BY JOE SHAHEELI/ The axiom in the world of politics is “money talks and everything else walks.”
This has been so, both national and statewide, for elections at the federal level. Candidates can control the outcomes with their huge buys on television, thanks to the couch potatoes of America. Increasingly, they have set their sights now on city elections and the local races for state assemblies.
They guarantee the kind of money it takes to produce a blitz campaign needed for a successful campaign. The unlimited, and literally unregulated, money they can spend reduces the significance of the contribution of regular PACS, now representing most local unions, corporations, lobbyists and the pressure groups.
Super PACs emerged in the wake of a US Supreme Court ruling – Citizens United vs. Federal Election Commission in January 2010 – which overturned a 63-year-old law prohibiting corporations and unions from using money from their own treasuries to support or oppose candidates for President and Congress. A Super PAC can raise unlimited funds from individuals, corporations and unions and spend unlimited funds to advocate for or against candidates for elected office.
Though Super PACs are not allowed to contribute directly to a campaign or coordinate with the candidate, in reality, many people who control Super PACs have close ties to the candidates they support, and may even share consultants, and as the Committee of 70 comments, “Does anyone really believe ‘coordination’ of some sort doesn’t occur?”
More Super PACs are moving into Philadelphia’s local election cycles as they are reportedly doing in other major cities. Prime target is the Mayor’s office, followed by the city’s state senatorial and legislative seats within its scope of authority. Philadelphia Co. has seven senatorial seats and 28 legislative seats.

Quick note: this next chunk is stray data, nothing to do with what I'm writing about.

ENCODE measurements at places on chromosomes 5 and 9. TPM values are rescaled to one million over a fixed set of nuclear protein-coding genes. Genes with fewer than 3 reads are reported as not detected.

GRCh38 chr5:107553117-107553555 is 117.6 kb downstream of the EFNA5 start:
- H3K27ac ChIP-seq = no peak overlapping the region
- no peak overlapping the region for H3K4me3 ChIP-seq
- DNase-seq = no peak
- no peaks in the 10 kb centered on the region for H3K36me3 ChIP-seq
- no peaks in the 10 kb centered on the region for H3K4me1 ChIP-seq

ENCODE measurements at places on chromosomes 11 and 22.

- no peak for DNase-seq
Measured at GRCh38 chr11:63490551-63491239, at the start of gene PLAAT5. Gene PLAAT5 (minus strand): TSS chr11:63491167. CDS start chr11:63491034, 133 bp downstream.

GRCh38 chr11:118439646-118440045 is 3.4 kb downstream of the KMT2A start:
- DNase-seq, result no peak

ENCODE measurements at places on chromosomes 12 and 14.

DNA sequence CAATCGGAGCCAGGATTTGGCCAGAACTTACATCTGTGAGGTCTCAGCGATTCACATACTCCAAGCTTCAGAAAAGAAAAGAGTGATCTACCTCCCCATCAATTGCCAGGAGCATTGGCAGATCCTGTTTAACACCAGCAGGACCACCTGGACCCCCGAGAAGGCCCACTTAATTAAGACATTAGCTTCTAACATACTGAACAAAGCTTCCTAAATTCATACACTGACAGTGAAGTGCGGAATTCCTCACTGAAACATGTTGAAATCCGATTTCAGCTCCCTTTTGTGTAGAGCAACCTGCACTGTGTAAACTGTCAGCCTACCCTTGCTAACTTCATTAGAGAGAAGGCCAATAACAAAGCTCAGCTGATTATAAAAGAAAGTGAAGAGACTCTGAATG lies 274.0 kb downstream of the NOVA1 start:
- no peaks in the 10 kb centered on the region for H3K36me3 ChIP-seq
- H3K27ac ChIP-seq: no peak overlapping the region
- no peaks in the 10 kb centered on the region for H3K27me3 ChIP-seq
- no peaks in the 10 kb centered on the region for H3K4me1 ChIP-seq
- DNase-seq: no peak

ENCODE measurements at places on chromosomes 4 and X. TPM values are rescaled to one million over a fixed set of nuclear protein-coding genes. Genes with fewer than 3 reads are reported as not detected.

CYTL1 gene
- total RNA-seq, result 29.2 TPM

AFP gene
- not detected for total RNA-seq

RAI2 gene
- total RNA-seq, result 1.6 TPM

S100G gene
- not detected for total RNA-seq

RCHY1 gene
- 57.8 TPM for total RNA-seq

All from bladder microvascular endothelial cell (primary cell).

Super PACs are very effective even if they don’t contribute to the campaign of the candidate they are supporting. By law, they are not to work with the candidate’s campaign staff on the messages they are producing. What they provide is goodwill messages for their candidate and mud-slinging against the opponent.
Their role in this last national election has made it obvious theirs is the best way to go for a candidate seeking support. According to the Committee of 70, Super PACs poured over $642 million into the 2012 presidential campaign, often by secret donors, raising the specter of Super PACs overpowering future contests – especially in places like Philadelphia where campaign-finance laws limit what candidates can raise on their own.
What is alarming civic groups is those funding the Super PACs can remain hidden, regardless of which party’s candidates they are supporting.
The Committee of 70, in one of its many reports, stated, “Super PACs have to file regular financial-disclosure forms with the Federal Election Commission. But they are allowed to accept contributions from tax-exempt 501(c)(4) groups – “social-welfare organizations” that are allowed to spend some of their money on political purposes and do not have to publicly name their donors. So it’s possible – and entirely legal – for many contributors to Super PACs to remain completely anonymous.